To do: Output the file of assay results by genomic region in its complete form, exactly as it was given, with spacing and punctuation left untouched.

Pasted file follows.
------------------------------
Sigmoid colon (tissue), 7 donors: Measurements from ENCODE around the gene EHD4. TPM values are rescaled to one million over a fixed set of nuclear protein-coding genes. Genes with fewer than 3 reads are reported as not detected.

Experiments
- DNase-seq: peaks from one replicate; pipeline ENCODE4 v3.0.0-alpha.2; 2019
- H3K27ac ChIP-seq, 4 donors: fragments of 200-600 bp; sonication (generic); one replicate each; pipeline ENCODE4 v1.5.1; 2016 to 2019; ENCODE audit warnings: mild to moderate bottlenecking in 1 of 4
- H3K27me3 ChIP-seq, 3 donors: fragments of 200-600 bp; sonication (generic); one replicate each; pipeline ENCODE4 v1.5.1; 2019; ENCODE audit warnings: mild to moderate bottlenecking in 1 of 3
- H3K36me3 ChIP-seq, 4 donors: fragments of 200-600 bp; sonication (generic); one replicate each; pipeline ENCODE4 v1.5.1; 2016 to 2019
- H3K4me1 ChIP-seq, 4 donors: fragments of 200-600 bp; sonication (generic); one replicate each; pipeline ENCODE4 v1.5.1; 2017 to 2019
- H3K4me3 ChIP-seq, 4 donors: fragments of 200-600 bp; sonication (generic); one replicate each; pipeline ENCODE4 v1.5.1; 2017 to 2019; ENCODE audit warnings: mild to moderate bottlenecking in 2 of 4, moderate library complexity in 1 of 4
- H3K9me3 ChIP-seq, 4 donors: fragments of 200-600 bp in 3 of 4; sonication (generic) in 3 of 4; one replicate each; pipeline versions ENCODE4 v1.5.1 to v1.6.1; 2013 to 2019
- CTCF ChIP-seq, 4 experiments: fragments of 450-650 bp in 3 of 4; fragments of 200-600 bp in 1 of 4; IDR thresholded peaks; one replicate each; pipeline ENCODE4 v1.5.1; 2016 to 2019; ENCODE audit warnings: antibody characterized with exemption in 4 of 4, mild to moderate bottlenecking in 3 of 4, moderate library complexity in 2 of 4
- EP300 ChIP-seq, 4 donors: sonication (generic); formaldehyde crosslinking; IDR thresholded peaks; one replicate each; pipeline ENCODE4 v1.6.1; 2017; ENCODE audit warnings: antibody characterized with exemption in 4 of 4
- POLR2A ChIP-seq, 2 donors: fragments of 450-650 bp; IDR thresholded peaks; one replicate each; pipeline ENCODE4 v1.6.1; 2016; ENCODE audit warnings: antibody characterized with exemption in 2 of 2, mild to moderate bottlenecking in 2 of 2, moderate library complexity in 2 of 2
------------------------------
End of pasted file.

Sigmoid colon (tissue), 7 donors: Measurements from ENCODE around the gene EHD4. TPM values are rescaled to one million over a fixed set of nuclear protein-coding genes. Genes with fewer than 3 reads are reported as not detected.

Experiments
- DNase-seq: peaks from one replicate; pipeline ENCODE4 v3.0.0-alpha.2; 2019
- H3K27ac ChIP-seq, 4 donors: fragments of 200-600 bp; sonication (generic); one replicate each; pipeline ENCODE4 v1.5.1; 2016 to 2019; ENCODE audit warnings: mild to moderate bottlenecking in 1 of 4
- H3K27me3 ChIP-seq, 3 donors: fragments of 200-600 bp; sonication (generic); one replicate each; pipeline ENCODE4 v1.5.1; 2019; ENCODE audit warnings: mild to moderate bottlenecking in 1 of 3
- H3K36me3 ChIP-seq, 4 donors: fragments of 200-600 bp; sonication (generic); one replicate each; pipeline ENCODE4 v1.5.1; 2016 to 2019
- H3K4me1 ChIP-seq, 4 donors: fragments of 200-600 bp; sonication (generic); one replicate each; pipeline ENCODE4 v1.5.1; 2017 to 2019
- H3K4me3 ChIP-seq, 4 donors: fragments of 200-600 bp; sonication (generic); one replicate each; pipeline ENCODE4 v1.5.1; 2017 to 2019; ENCODE audit warnings: mild to moderate bottlenecking in 2 of 4, moderate library complexity in 1 of 4
- H3K9me3 ChIP-seq, 4 donors: fragments of 200-600 bp in 3 of 4; sonication (generic) in 3 of 4; one replicate each; pipeline versions ENCODE4 v1.5.1 to v1.6.1; 2013 to 2019
- CTCF ChIP-seq, 4 experiments: fragments of 450-650 bp in 3 of 4; fragments of 200-600 bp in 1 of 4; IDR thresholded peaks; one replicate each; pipeline ENCODE4 v1.5.1; 2016 to 2019; ENCODE audit warnings: antibody characterized with exemption in 4 of 4, mild to moderate bottlenecking in 3 of 4, moderate library complexity in 2 of 4
- EP300 ChIP-seq, 4 donors: sonication (generic); formaldehyde crosslinking; IDR thresholded peaks; one replicate each; pipeline ENCODE4 v1.6.1; 2017; ENCODE audit warnings: antibody characterized with exemption in 4 of 4
- POLR2A ChIP-seq, 2 donors: fragments of 450-650 bp; IDR thresholded peaks; one replicate each; pipeline ENCODE4 v1.6.1; 2016; ENCODE audit warnings: antibody characterized with exemption in 2 of 2, mild to moderate bottlenecking in 2 of 2, moderate library complexity in 2 of 2